IS SIXTY TOO OLD TO CLIMB A MOUNTAIN?

When I was sixty, seven of us decided to climb Blue Mountain in the Adirondacks. I’d done it before and wasn’t too enthusiastic—climbing mountains does not bring me joy— but here was a challenge. Could I still do it? What better to do on that particular day?

Our group assembled at the trailhead: four adults, and three young boys. It was fun watching the kids scoot up the mountain together, soon lost from sight. I tried to remember what it was like to have a body made of air, a mere nothing to carry up the mountain at full speed.

Toward the top, 4,000 feet above sea level, where it becomes a steep climb up sheer rock, I began to feel faint and nauseous. “I’m too old for this,” I muttered to myself. “I’m probably having a heart attack.” Then I came upon my son’s strong, young fiancée sitting on a rock, her head in her hands. “I’m never going to do this again,” she moaned.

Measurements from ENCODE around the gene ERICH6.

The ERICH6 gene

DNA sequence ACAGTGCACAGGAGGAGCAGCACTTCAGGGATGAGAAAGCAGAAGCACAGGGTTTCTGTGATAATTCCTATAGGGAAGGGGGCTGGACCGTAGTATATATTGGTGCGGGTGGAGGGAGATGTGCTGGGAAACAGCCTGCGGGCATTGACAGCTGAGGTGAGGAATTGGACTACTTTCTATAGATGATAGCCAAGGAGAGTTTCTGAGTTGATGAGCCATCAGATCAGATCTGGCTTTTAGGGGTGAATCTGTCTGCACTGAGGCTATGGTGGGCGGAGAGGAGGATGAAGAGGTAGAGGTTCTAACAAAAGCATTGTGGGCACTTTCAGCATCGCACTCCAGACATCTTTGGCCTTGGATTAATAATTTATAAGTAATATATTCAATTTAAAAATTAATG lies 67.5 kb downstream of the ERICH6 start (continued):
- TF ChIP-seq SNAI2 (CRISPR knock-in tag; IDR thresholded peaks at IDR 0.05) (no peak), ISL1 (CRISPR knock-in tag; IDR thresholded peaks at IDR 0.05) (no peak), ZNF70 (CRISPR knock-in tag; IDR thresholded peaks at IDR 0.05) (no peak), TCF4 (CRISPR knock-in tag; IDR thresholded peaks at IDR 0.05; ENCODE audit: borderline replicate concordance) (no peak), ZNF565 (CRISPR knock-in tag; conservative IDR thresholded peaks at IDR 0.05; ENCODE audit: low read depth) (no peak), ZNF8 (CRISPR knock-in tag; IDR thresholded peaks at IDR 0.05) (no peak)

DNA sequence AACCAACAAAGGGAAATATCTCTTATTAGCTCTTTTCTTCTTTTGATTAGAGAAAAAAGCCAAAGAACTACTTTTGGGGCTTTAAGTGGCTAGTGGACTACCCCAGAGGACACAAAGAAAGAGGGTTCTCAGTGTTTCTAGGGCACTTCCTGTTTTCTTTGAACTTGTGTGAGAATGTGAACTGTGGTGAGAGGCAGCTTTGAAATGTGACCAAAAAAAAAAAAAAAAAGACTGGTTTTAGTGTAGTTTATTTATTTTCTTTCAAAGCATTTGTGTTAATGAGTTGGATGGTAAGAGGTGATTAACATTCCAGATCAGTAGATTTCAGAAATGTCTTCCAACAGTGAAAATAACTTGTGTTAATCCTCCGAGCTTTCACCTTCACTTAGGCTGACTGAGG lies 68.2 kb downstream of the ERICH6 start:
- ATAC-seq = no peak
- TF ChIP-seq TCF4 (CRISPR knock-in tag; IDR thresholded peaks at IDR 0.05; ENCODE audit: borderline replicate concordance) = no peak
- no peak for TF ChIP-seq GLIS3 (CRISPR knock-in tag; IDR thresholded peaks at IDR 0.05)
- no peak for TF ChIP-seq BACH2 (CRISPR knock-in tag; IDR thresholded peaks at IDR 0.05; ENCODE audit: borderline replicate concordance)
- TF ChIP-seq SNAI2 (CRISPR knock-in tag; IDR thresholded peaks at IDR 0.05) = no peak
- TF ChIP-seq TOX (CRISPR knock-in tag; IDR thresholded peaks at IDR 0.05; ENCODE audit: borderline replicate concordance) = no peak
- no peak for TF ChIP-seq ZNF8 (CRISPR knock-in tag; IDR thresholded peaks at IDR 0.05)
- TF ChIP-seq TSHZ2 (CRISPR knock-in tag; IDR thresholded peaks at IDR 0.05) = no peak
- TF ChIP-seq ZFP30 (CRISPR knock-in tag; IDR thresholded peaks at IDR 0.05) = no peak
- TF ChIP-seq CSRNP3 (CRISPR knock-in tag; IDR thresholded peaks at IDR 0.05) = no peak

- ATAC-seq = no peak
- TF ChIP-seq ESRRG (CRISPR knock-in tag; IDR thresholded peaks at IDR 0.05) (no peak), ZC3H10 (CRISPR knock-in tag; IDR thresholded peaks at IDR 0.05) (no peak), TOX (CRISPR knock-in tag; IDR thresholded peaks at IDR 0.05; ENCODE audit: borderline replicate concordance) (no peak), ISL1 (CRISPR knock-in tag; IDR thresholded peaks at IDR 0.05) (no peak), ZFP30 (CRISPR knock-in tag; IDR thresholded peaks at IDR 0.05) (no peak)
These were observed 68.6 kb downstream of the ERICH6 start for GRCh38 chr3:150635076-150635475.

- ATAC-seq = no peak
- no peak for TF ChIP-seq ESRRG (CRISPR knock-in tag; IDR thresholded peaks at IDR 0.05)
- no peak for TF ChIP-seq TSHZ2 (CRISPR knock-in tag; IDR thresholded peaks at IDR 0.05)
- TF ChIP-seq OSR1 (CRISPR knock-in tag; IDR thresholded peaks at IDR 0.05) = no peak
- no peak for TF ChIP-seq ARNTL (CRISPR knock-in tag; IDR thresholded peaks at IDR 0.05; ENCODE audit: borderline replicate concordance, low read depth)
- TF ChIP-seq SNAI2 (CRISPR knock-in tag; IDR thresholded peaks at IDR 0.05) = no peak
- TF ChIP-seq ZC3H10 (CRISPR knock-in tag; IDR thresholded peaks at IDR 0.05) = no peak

“I agree,” I was panting. “For what? What’s the point of all this suffering?” I took off my baseball hat and whooshed away the flies and mosquitoes. My hatband was soaked.

After a rest the two of us finished the climb and sprawled on the flat rocks like squashed bugs.

When we had recovered a bit, we sat up and watched my son and a cousin lounging, drinking water, enjoying the view of the lake below. The young boys were racing up the observation tower. My future daughter-in-law was puzzled. “It must be a mental thing. Or maybe a macho thing. Look at them. They look like they’re having fun.”

Yes, the view was fine, the weather fabulous, but I hadn’t changed my mind. “Maybe. It doesn’t mean that much to me. I’m never doing it again.”

I’ve proven I can climb Blue Mountain. Next time I’ll make some really nice sandwiches for them when they come back down.

 

Daring to Date Again

Purchase my award winning memoir
Daring to Date Again

Buy on Amazon Buy on Amazon